Let [tex]\Delta{t}[/tex] be the time since the last update(frame) of the simulation.
    Let [tex]m[/tex] be the mass of the ball.
    Let [tex]\vec{v}\prime[/tex] be the new updated velocity vector.

    Now [tex]\vec{v}\prime=[/tex][tex]\vec{v} -[/tex]

    [tex](\frac{\vec{v}}{\|\vec{v}\|}\frac{\frac{1}{2}c_{d}\|\vec{v}\|^2\Delta{t}A\rho}{m}) -[/tex]

    [tex](g\vec{k}\Delta{t}) +[/tex]

    [tex](\frac{\vec{v}\times(\vec{k}\times\vec{v})}{\|\vec{v}\times(\vec{k}\times\vec{v})\|} \ \frac{2\pi^2\rho\|\vec{v}\|r^4\omega\Delta{t}}{2rm})[/tex]
    Last edited: Mar 17, 2004
  9. Mar 17, 2004 #8
    Sorry if my post was messy, I was in a rush. I forgot to mention that at some point (namely, immediately after the Y component of the velocity equals zero) your angle alpha will become negative. When this happens [tex]\sin \alpha[/tex] will also be negative, which means both [tex]F_m[/tex] and [tex]F_d[/tex] will too change their signs.
    Last edited: Mar 17, 2004
  10. Mar 17, 2004 #9
    Thanks alot for the help

    Dont no if am being a bit dumb but whats the K vector in Palpatine's equation? and also would I solve this three times once for X, Y, Z coordinates?
    Last edited: Mar 17, 2004
  11. Mar 17, 2004 #10
    k is the unit vector in the z (up direction) <0,0,1>
  12. Mar 17, 2004 #11
    If you have a vector library you only have to do it once and adapt your drawing code or whatever to use the coordinates in the vector object.

    Remember the new position vector is the old one + old velocity vector * (delta t).
  13. Mar 17, 2004 #12
    I'm sorry but I don't understand is how:


    Gives you the direction of the velocity vector. I'm genuinely interested because I only recently picked up vectors in mathematics. :smile:

    Ah wait, is it because:

    [tex]\frac{\vec{v}}{\|\vec{v}\|} = \frac{\|\vec{v}\|\cos \theta}{\|\vec{v}\|} = \cos \theta[/tex]
    Last edited: Mar 17, 2004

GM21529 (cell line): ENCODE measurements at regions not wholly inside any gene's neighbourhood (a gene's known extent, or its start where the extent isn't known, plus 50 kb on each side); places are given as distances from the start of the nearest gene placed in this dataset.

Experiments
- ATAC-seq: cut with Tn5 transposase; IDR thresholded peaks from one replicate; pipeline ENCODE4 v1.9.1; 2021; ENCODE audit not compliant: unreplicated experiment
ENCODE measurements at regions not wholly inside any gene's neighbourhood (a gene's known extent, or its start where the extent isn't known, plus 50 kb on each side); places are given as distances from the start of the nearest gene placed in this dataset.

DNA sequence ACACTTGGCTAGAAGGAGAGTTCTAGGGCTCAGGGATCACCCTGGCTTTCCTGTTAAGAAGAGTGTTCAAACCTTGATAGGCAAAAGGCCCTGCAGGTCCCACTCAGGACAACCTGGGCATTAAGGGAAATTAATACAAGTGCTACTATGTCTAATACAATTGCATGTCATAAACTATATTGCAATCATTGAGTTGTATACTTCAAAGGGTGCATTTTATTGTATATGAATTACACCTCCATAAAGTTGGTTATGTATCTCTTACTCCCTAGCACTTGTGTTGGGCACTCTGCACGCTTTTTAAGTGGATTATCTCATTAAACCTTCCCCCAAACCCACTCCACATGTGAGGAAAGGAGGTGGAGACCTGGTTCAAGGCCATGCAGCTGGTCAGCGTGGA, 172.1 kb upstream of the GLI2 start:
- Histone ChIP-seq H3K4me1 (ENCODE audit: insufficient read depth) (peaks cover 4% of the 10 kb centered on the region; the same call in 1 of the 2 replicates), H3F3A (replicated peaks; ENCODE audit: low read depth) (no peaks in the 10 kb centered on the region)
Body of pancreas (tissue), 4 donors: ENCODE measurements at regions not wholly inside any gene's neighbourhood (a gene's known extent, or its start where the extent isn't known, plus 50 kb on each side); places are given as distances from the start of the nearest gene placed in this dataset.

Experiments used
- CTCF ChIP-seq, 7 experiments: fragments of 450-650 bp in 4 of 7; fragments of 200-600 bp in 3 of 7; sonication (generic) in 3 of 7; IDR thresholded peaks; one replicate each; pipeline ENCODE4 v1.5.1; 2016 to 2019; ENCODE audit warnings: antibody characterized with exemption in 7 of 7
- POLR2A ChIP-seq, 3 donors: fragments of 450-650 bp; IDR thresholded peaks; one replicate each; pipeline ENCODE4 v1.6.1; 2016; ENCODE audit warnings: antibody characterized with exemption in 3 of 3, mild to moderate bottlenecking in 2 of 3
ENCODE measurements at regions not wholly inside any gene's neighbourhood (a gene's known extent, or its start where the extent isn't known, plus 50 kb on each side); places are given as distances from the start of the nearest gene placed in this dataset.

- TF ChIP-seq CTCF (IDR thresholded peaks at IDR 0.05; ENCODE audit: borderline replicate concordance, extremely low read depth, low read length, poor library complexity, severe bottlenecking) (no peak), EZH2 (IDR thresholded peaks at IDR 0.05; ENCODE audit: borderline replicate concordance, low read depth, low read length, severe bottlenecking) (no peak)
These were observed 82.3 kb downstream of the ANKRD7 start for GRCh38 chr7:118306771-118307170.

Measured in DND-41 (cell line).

14. Mar 17, 2004 #13
    A vector of length 1 multiplied by a constant is the same as scaling the vector with that amount. Consequently its also the same as making the length of the vector the same as the amount you multiplied it with.

    Thus if you divide a vector by its magnitude ( ||v|| ), it yields a vector of length 1 (unit vector) in the direction in which v is pointing.
  15. Mar 17, 2004 #14
    Also note where it multiplies vectors it means cross product and also that you must do it in the order specified because v x u is not equal to u x v
  16. Mar 17, 2004 #15
    You can also get wind drift as a function of time by using the following equation:

    Drift = wind velocity * sin theta [t - (range/initial velocity)]

    theta is the angle of the crosswind
    range is the horizontal distance the ball has traveled at time t

    Please note that at lower velocities the drag is NOT proportional to the square of velocity. This is done with numerical integration. Wind drift is proportional to wind velocity. Also note that corrections for elevation (msl) of the golf course and temperature are simply a function of the air density. Wind drift is also proportional to air density. I have much more information; if you need it, say so.

    Hope this helps you. -Mike
    Last edited by a moderator: Mar 17, 2004
  17. Mar 17, 2004 #16